Atria, Nov 2003, 16.00, 133 pp.
At five years old Johannes Karelsky heard a traveling gypsy perform in a violin and knew that is what he wanted to do. Two years later he is making the rounds of the late eighteenth century European courts receiving accolades as a great violinist though a child prodigy.
Almost a quarter of a century later in 1796 Napoleon drafts Johannes to serve on the Italian front. He is mortally wounded during a battle, but instead of dying a mysterious woman gives comfort by singing to him though the night. Somehow that visit gives Johannes the will to live because she and her voice serve as a reminder that he still needs to compose the greatest opera ever. Johannes remains in Venice residing in the home of Erasmus, a maker of violins. When Johannes sees the BLACK VIOLIN he has a deep obsessive urge to play with this exquisite instrument, but Erasmus warns him to look and admire, but don't touch. Will he use the violin anyway; will the woman who rescued him on the battlefield return; and finally what about the most beautiful opera in the world?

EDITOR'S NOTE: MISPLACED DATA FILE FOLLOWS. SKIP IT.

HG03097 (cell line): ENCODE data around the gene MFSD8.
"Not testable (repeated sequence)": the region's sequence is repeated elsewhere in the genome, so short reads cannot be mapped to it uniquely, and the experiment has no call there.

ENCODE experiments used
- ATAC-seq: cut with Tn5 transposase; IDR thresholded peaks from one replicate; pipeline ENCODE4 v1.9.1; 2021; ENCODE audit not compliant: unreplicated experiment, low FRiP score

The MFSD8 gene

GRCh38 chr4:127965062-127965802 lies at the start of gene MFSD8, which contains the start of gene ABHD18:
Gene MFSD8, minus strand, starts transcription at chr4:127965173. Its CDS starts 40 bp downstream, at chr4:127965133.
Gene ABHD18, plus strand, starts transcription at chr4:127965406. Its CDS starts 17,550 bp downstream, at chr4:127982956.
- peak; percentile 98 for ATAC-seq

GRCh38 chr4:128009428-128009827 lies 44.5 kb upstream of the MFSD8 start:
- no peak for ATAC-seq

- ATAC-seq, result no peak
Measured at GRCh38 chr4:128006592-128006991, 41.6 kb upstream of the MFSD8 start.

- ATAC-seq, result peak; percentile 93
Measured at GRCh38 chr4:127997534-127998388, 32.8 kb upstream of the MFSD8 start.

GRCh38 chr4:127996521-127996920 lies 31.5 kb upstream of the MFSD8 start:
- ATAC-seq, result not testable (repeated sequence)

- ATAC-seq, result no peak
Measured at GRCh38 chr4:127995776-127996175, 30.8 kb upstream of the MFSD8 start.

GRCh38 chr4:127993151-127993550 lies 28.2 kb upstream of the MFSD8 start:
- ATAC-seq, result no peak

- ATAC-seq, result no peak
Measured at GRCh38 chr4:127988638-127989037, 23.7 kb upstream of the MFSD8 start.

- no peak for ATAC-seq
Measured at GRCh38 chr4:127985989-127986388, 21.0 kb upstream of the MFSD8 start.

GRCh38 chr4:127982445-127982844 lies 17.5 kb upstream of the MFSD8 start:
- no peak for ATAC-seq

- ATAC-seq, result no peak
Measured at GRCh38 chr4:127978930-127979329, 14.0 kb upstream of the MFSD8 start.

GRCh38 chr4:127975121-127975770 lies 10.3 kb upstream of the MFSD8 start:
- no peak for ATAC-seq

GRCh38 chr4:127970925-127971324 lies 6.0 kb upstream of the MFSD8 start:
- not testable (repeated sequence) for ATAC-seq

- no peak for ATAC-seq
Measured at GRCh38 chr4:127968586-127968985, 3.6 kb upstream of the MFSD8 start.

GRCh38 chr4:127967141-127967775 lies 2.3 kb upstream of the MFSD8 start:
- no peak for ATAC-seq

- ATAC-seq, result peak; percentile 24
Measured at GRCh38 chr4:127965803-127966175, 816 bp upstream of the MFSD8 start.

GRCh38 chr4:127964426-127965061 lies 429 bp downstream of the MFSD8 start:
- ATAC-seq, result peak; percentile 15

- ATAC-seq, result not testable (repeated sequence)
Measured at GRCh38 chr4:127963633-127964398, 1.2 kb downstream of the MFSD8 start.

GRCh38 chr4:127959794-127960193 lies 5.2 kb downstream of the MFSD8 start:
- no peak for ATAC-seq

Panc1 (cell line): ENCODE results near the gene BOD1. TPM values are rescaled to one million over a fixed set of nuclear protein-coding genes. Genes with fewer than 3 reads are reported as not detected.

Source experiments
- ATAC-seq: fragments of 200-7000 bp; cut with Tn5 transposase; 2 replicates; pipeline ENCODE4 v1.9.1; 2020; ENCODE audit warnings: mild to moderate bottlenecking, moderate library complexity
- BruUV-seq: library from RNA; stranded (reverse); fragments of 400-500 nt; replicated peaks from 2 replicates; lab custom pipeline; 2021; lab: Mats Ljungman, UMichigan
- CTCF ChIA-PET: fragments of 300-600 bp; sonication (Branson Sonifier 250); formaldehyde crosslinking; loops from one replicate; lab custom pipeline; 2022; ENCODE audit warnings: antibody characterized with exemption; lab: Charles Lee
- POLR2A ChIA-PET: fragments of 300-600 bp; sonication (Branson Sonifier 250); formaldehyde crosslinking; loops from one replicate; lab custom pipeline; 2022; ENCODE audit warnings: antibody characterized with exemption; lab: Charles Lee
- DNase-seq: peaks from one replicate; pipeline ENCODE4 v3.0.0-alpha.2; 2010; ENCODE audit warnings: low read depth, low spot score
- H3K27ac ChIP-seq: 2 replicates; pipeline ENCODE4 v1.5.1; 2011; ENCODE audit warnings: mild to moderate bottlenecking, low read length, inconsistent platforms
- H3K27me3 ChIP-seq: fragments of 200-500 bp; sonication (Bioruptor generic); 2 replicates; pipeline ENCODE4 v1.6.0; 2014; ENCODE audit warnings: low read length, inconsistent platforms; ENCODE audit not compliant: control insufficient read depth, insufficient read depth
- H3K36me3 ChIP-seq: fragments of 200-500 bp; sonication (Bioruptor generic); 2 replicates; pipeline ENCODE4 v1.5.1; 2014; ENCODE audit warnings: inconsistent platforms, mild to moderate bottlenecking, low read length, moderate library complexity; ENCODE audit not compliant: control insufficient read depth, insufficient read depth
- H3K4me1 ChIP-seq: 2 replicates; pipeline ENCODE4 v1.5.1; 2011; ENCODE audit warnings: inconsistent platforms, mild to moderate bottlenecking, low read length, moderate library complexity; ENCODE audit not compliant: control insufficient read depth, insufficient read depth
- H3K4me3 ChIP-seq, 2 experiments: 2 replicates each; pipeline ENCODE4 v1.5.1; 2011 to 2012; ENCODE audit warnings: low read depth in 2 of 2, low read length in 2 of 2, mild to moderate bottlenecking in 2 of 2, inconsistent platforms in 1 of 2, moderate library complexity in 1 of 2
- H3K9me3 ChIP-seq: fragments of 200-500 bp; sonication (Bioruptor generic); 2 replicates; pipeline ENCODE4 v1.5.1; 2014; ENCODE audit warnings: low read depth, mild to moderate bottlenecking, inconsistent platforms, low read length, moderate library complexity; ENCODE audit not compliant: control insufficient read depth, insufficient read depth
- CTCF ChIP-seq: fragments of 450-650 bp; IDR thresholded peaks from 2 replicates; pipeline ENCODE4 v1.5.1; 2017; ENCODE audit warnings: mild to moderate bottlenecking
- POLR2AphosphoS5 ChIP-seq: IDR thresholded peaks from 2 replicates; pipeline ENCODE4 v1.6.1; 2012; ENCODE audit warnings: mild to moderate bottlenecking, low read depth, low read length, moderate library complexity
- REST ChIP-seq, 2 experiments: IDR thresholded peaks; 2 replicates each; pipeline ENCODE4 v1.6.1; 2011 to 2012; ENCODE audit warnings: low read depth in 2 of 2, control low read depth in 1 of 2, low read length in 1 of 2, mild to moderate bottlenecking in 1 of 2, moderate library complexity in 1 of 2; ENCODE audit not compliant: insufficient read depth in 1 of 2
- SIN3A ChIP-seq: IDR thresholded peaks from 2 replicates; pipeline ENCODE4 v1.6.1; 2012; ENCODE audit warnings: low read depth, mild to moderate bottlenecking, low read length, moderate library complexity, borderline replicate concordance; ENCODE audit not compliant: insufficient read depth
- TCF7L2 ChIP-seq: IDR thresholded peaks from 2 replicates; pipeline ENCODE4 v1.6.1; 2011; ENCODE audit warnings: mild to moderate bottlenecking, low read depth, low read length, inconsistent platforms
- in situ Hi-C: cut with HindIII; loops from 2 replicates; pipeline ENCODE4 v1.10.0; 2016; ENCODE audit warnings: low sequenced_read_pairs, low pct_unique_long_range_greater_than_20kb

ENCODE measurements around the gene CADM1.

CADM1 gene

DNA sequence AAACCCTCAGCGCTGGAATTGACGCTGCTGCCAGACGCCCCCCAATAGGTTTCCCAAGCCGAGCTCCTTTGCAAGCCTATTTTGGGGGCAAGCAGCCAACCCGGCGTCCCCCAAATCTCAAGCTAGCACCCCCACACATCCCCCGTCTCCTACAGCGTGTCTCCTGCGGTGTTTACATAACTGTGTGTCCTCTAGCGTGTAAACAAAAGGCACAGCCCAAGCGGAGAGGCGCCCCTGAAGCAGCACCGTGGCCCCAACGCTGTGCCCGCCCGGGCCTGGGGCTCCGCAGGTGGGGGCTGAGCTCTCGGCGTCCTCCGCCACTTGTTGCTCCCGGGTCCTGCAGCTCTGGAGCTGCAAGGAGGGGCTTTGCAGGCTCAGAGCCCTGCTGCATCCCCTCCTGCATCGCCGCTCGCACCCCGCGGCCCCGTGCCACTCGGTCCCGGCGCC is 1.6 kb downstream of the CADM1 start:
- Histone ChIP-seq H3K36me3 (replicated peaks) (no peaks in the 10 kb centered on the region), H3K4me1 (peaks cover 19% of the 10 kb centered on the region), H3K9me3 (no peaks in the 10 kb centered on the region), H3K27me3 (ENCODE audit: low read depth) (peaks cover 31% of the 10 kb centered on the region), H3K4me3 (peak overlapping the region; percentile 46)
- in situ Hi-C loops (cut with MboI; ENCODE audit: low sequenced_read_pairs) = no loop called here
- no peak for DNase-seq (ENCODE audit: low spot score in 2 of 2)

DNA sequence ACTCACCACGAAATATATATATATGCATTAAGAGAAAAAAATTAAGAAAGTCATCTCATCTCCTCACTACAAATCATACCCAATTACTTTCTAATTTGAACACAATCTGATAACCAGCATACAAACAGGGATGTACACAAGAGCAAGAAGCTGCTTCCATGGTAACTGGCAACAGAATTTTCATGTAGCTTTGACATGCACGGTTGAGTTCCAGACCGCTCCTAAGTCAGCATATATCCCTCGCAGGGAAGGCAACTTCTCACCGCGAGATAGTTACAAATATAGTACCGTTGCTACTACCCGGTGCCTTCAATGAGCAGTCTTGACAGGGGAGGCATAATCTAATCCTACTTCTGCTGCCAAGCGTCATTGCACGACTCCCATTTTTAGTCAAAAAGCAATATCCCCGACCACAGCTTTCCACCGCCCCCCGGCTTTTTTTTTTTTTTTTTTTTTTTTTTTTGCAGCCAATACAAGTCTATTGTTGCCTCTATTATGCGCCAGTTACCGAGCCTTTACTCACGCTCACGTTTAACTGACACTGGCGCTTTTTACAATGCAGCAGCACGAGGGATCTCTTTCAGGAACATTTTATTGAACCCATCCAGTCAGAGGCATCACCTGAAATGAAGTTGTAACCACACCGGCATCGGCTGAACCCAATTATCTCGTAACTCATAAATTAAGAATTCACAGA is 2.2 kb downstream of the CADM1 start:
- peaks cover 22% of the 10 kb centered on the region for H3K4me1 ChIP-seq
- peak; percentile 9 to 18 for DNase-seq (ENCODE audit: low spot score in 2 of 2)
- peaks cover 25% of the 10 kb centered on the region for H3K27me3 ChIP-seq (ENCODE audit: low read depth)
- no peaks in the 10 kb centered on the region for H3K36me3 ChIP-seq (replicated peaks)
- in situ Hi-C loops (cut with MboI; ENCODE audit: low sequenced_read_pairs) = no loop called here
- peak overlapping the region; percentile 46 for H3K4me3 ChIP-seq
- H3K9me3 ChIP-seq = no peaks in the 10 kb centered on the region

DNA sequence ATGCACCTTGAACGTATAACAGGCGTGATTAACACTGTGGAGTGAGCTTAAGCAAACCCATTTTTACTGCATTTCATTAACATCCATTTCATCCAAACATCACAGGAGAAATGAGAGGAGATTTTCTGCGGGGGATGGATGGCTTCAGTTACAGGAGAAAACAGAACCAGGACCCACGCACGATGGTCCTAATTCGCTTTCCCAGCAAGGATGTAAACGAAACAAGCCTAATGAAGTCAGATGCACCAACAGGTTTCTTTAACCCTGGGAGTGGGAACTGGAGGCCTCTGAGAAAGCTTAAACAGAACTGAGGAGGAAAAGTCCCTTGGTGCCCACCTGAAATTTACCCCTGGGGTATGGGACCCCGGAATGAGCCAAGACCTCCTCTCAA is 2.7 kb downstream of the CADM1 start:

Though intriguing in terms of insight into the European Classical period of music, THE BLACK VIOLIN at times turns to syrupy in its bittersweet look at the Napoleonic Age in Italy. The key three characters are delightful in different ways so that fans of the period will appreciate this novella especially when it avoids the unnecessary sweetener.
This report prepared by Harriet Klausner